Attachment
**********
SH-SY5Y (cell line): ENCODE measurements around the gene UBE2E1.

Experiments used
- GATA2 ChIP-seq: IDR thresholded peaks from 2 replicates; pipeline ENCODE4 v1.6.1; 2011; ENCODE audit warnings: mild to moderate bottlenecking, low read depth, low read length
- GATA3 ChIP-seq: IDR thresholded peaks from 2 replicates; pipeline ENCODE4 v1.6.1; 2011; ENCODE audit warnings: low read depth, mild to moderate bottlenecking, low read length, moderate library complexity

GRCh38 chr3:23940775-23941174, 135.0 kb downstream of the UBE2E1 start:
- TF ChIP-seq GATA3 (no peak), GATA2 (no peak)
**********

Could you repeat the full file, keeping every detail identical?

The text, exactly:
SH-SY5Y (cell line): ENCODE measurements around the gene UBE2E1.

Experiments used
- GATA2 ChIP-seq: IDR thresholded peaks from 2 replicates; pipeline ENCODE4 v1.6.1; 2011; ENCODE audit warnings: mild to moderate bottlenecking, low read depth, low read length
- GATA3 ChIP-seq: IDR thresholded peaks from 2 replicates; pipeline ENCODE4 v1.6.1; 2011; ENCODE audit warnings: low read depth, mild to moderate bottlenecking, low read length, moderate library complexity

GRCh38 chr3:23940775-23941174, 135.0 kb downstream of the UBE2E1 start:
- TF ChIP-seq GATA3 (no peak), GATA2 (no peak)